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Veterans find local government jobs through Fort Carson fellowship

U.S. Army Fort Carson gate.

U.S. ARMY

By SETH BODINE | The Gazette (Colorado Springs, Colo.) | Published: July 17, 2017

FORT CARSON, Colo. (Tribune News Service) — A new fellowship program in the Pikes Peak region is helping veterans translate their military skills into jobs with local government.

The 16-week fellowship is designed to create a smooth transition, learning the language of the bureaucracy, said Darrin Tangeman, program manager for the Veterans Local Government Management Fellowship.

"We realized that we were surrounded by a community of military that had a great pool of candidates for local government," Tangeman said. "From my own experiences from retiring in the military, I wanted to forward opportunities to other veterans."

The fellowship is part of the Fort Carson Career Skills Program, which helps soldiers find civilian jobs as they're about to leave the Army. It places soon-to-leave troops, still on the military's payroll, with city workers in Fountain and Colorado Springs to gain experience in municipal work.

About 453,000 veterans were jobless in 2016, says the U.S. Bureau of Labor Statistics. Although veteran unemployment has dropped from 8 percent in 2011 to 4.3 percent in 2016, veterans often don't find the right jobs, says a 2016 study by the U.S. Chamber of Commerce. Employers lack information about the skills military members earn during their service, the Chamber found.

"I spent seven months looking for a job in local government," Tangeman said. "I planned long before I got out of the military to begin in local government, but it's a tough industry to get into."

Tangeman said learning the language of local government helps immensely.

Fountain is one of the first to work with a veteran in the fellowship. Sgt. Major Everett Morrow worked in many departments in Fountain's municipal government, but inspection and engineering stuck with him.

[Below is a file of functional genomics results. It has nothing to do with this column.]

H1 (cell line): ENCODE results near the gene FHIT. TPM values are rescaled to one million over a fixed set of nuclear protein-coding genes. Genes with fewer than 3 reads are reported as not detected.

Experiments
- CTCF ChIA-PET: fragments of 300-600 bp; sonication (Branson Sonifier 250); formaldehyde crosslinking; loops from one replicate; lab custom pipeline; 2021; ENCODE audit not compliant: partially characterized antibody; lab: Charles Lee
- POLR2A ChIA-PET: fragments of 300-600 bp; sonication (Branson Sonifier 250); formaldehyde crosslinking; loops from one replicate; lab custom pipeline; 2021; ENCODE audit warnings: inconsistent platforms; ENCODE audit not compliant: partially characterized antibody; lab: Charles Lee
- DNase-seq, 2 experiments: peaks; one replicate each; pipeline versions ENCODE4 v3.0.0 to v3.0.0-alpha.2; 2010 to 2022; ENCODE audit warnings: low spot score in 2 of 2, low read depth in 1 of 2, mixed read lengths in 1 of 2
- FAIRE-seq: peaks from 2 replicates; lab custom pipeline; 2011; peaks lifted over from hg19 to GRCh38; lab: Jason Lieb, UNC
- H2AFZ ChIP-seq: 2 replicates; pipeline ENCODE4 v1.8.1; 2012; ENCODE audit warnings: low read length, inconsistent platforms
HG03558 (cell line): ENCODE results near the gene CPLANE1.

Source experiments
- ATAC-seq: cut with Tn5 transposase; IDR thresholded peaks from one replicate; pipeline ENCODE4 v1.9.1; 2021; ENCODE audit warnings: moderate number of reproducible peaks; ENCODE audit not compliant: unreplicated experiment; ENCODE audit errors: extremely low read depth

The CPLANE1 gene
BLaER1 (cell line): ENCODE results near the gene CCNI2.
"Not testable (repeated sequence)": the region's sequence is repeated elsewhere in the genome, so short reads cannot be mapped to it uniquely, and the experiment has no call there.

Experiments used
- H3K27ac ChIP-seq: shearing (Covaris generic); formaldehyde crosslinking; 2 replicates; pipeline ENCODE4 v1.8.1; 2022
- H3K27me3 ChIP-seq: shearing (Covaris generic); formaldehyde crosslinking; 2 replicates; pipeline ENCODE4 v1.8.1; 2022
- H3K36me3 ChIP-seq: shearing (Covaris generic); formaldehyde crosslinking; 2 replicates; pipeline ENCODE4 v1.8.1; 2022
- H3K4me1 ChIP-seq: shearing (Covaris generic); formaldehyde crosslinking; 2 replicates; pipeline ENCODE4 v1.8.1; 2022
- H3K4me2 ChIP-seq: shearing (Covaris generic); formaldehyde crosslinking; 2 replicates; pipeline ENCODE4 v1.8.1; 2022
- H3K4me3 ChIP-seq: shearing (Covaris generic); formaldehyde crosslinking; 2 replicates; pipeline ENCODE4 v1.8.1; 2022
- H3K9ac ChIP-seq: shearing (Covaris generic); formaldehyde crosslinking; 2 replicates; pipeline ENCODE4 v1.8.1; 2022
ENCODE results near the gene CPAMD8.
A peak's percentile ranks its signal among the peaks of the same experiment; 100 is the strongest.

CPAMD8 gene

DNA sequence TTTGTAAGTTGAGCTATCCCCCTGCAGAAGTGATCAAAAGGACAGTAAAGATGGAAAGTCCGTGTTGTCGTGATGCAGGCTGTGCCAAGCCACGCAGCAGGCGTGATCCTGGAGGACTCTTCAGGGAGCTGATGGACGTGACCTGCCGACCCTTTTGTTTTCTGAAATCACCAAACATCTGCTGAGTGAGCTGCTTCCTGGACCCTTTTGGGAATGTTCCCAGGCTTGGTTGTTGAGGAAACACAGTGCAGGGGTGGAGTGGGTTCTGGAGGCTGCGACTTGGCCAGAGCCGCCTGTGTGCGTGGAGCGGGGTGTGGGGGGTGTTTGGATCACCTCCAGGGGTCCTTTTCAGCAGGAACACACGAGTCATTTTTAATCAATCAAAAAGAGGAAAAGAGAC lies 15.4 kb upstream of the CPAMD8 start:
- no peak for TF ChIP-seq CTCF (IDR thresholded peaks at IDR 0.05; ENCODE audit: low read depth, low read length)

"For me, it's all about how to make a difference. And I think the way the many projects we have and the many developments that's coming here in the city of Fountain, that was one way to have a hand in progress," Morrow said.

He recently was offered a permanent position with the Fountain government.

Veterans bring valuable skills to local government, said Todd Evans, Fountain's deputy city manager.

"So when we have individuals that understand our community, but that also bring the experience level and the life skills that they've garnered from the military, in our world that is valuable," Evans said. "They come in as a known commodity  ... and they bring that experience and life skills. That's something that would take us literally 15, 20 to 25 years to teach an employee."

Lt. Col. John Trylch did a six-week fellowship with the Colorado Springs City Council, helping Councilman Bill Murray develop a concept for an advisory committee. He was offered a position with Fountain as community engagement manager.

Trylch, who previously worked at the Pentagon, said he sees similarities between working in federal and local government.

He said local government is very personal, which he enjoys.

"You can see how people have developed personal relationships and an understanding, nuanced understanding, of the community that I really appreciated," Trylch said. "It actually cemented my desire to work in local government as well."

©2017 The Gazette (Colorado Springs, Colo.)
Visit The Gazette at www.gazette.com
Distributed by Tribune Content Agency, LLC.

 

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